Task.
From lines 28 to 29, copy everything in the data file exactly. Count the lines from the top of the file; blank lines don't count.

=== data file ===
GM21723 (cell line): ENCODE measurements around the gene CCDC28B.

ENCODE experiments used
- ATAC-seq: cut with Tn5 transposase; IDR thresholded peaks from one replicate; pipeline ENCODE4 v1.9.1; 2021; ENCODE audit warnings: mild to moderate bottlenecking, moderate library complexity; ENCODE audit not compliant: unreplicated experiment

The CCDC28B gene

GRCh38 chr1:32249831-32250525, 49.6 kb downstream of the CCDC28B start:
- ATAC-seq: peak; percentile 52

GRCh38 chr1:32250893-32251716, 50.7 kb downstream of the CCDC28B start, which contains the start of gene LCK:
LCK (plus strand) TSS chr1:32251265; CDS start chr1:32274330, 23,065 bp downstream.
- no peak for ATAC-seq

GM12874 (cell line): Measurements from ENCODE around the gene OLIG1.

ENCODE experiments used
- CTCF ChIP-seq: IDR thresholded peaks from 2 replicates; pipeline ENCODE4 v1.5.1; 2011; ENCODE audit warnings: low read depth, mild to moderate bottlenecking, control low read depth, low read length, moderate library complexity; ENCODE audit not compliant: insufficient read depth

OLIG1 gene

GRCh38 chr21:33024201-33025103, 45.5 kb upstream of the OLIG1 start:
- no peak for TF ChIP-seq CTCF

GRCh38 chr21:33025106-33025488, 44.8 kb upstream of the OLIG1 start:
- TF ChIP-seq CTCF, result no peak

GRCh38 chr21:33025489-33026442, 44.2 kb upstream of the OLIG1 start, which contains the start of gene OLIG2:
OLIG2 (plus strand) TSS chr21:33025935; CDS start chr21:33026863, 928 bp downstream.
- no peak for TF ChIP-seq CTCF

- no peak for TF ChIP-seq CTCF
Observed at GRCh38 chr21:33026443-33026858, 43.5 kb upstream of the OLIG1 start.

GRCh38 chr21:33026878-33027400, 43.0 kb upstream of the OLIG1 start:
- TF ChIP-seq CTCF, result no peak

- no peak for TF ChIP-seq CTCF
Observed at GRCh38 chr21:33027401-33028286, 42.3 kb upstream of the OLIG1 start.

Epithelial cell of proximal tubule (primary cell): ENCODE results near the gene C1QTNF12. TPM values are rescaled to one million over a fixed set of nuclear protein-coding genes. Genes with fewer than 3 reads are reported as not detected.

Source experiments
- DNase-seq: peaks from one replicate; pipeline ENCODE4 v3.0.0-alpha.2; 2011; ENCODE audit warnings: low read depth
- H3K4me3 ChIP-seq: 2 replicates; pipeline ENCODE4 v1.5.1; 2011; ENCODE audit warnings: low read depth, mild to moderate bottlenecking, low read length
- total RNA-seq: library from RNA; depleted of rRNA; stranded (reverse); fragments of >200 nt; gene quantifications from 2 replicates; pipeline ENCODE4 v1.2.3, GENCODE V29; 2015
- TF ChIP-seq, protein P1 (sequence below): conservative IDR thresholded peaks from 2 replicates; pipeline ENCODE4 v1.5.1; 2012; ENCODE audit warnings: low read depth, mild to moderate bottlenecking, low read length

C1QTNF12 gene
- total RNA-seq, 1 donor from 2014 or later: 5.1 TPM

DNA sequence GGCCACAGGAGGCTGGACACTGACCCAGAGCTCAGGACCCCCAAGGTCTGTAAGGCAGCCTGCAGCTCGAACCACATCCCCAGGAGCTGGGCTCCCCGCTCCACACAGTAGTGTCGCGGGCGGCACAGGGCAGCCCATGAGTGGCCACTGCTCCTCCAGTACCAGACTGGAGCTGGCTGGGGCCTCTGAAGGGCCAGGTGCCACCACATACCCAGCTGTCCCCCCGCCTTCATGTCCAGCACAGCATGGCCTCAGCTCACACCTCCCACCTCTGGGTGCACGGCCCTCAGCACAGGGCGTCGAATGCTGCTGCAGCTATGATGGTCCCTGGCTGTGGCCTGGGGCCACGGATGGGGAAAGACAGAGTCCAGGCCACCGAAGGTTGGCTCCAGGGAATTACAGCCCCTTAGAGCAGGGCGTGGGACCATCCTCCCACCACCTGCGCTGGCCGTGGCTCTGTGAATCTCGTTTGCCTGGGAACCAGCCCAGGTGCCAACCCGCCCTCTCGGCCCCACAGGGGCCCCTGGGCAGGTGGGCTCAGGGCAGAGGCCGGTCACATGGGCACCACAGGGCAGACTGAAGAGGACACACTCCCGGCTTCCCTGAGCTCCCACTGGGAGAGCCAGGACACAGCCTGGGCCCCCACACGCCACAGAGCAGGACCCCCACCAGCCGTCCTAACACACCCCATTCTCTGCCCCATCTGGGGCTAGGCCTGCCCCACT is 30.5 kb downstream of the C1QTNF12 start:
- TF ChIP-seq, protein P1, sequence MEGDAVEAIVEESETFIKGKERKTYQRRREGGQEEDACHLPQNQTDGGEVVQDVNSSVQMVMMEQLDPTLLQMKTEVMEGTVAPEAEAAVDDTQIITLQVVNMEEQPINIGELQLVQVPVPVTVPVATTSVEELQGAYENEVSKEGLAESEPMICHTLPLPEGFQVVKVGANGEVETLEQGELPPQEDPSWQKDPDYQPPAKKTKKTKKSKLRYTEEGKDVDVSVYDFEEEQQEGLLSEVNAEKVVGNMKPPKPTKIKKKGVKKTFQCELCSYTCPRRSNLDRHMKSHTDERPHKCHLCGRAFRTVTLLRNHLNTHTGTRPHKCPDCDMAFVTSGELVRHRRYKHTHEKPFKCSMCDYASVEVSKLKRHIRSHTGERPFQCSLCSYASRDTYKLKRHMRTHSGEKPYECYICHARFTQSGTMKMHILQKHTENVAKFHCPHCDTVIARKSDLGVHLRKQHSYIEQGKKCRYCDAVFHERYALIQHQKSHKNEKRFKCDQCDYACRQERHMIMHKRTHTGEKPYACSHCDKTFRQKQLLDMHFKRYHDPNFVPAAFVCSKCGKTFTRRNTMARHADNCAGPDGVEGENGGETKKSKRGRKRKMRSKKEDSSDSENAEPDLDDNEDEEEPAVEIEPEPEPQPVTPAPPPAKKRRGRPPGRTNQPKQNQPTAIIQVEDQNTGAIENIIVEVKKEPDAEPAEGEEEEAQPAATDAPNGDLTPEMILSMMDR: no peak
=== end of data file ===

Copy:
Source experiments
- DNase-seq: peaks from one replicate; pipeline ENCODE4 v3.0.0-alpha.2; 2011; ENCODE audit warnings: low read depth